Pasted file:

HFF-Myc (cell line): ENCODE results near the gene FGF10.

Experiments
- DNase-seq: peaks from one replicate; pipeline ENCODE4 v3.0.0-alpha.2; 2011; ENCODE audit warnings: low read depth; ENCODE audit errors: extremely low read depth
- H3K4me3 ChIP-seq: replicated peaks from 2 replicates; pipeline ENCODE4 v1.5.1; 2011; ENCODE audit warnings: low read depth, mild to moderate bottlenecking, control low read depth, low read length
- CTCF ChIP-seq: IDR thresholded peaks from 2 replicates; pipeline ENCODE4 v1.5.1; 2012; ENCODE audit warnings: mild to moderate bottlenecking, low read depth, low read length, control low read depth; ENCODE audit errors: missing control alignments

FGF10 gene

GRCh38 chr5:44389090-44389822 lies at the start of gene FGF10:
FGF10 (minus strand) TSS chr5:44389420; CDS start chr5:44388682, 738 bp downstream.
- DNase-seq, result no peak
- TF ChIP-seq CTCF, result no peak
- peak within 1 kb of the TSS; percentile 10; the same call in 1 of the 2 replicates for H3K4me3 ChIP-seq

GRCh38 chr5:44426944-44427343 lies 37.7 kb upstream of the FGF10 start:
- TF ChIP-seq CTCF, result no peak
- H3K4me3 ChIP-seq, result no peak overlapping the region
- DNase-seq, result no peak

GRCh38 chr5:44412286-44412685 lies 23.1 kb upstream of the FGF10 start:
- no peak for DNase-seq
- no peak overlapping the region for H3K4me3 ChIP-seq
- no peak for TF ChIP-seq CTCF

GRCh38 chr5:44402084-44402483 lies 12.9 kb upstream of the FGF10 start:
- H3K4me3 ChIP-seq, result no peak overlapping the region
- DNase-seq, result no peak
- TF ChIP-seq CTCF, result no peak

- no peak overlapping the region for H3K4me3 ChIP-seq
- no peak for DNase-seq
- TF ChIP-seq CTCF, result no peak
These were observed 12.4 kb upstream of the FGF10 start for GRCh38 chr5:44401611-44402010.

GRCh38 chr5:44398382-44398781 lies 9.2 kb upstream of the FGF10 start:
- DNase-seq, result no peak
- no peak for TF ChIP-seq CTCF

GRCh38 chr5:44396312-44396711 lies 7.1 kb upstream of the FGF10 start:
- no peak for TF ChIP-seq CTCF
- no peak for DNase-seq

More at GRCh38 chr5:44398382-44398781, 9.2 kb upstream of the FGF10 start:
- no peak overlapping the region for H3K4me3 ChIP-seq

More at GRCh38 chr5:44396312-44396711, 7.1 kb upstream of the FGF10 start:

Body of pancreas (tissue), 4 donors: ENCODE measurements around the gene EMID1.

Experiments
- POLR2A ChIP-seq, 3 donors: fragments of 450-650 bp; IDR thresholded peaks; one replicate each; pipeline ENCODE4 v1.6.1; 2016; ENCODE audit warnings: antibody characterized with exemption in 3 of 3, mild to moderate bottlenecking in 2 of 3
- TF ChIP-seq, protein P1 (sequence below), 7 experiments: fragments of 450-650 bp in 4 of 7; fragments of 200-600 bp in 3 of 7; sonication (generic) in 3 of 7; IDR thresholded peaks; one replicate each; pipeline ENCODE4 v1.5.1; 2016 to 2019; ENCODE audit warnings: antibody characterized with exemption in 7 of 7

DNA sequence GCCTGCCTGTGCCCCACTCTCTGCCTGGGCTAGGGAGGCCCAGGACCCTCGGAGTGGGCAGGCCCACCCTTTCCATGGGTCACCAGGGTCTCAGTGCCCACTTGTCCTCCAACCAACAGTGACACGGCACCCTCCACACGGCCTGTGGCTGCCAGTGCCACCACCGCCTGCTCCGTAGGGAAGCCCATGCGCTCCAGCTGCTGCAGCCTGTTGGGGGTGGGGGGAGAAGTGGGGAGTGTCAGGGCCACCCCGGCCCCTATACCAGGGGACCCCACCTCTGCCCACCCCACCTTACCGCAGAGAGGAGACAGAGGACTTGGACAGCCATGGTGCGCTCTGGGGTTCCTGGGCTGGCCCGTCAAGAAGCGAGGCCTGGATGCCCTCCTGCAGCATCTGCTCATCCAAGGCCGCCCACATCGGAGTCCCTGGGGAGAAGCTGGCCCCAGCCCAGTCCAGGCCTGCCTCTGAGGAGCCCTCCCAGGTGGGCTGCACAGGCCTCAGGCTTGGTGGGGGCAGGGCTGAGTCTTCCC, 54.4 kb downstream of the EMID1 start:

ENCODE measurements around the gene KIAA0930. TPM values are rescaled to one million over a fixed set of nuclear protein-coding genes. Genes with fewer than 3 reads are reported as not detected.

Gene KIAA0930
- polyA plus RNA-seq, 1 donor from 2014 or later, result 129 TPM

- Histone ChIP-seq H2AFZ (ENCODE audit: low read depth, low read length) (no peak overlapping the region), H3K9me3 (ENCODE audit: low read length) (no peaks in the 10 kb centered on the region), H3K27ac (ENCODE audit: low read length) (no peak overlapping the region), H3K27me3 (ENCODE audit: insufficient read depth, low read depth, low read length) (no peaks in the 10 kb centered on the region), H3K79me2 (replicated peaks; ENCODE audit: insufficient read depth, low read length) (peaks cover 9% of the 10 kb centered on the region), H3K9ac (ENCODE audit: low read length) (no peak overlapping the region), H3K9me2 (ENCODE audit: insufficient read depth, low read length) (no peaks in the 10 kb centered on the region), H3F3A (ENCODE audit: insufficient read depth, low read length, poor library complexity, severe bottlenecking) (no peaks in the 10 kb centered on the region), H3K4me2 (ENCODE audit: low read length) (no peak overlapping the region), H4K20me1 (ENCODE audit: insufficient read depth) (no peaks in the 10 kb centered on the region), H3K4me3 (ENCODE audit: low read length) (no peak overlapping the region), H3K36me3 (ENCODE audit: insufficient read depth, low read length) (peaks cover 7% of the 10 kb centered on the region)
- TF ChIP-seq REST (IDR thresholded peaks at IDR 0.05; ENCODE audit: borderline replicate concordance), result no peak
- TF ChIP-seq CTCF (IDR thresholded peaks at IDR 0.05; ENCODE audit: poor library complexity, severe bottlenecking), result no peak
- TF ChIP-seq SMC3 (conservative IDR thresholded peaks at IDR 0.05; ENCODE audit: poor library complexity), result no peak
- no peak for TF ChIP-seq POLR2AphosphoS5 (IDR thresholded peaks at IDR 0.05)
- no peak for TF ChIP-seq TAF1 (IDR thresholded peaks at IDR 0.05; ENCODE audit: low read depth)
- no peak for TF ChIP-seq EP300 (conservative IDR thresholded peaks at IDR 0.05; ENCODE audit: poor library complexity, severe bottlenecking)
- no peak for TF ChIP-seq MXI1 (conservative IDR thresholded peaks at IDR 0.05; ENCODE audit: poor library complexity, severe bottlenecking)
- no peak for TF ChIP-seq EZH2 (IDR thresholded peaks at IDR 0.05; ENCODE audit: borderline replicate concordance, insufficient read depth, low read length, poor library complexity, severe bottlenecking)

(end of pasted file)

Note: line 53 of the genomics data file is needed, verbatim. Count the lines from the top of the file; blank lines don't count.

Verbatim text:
- no peak for TF ChIP-seq EZH2 (IDR thresholded peaks at IDR 0.05; ENCODE audit: borderline replicate concordance, insufficient read depth, low read length, poor library complexity, severe bottlenecking)